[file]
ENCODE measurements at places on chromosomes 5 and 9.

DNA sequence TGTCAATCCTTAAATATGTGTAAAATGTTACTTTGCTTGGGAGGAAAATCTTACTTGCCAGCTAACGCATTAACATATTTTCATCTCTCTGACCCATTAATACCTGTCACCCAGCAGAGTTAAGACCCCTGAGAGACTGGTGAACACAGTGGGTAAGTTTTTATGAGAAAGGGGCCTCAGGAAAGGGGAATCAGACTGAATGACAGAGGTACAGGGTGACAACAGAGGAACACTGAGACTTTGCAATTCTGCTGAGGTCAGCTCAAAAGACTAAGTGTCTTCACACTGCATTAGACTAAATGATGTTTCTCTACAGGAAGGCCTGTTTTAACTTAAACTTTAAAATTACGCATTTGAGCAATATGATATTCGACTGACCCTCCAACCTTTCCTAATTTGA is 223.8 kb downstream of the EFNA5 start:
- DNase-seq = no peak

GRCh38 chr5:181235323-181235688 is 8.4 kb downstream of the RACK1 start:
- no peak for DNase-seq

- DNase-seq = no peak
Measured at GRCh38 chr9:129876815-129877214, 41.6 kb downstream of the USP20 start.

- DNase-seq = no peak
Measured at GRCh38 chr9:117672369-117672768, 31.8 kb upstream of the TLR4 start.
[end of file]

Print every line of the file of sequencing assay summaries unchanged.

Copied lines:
ENCODE measurements at places on chromosomes 5 and 9.

DNA sequence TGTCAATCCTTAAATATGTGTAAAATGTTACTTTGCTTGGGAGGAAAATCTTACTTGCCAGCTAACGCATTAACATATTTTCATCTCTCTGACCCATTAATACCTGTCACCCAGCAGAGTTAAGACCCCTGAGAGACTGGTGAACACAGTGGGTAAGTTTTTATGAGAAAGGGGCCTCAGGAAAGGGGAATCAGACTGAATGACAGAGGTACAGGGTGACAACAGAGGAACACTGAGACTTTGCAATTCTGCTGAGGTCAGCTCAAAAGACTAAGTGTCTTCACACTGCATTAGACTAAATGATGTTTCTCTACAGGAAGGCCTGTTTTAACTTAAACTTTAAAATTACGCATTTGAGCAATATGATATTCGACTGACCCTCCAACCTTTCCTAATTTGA is 223.8 kb downstream of the EFNA5 start:
- DNase-seq = no peak

GRCh38 chr5:181235323-181235688 is 8.4 kb downstream of the RACK1 start:
- no peak for DNase-seq

- DNase-seq = no peak
Measured at GRCh38 chr9:129876815-129877214, 41.6 kb downstream of the USP20 start.

- DNase-seq = no peak
Measured at GRCh38 chr9:117672369-117672768, 31.8 kb upstream of the TLR4 start.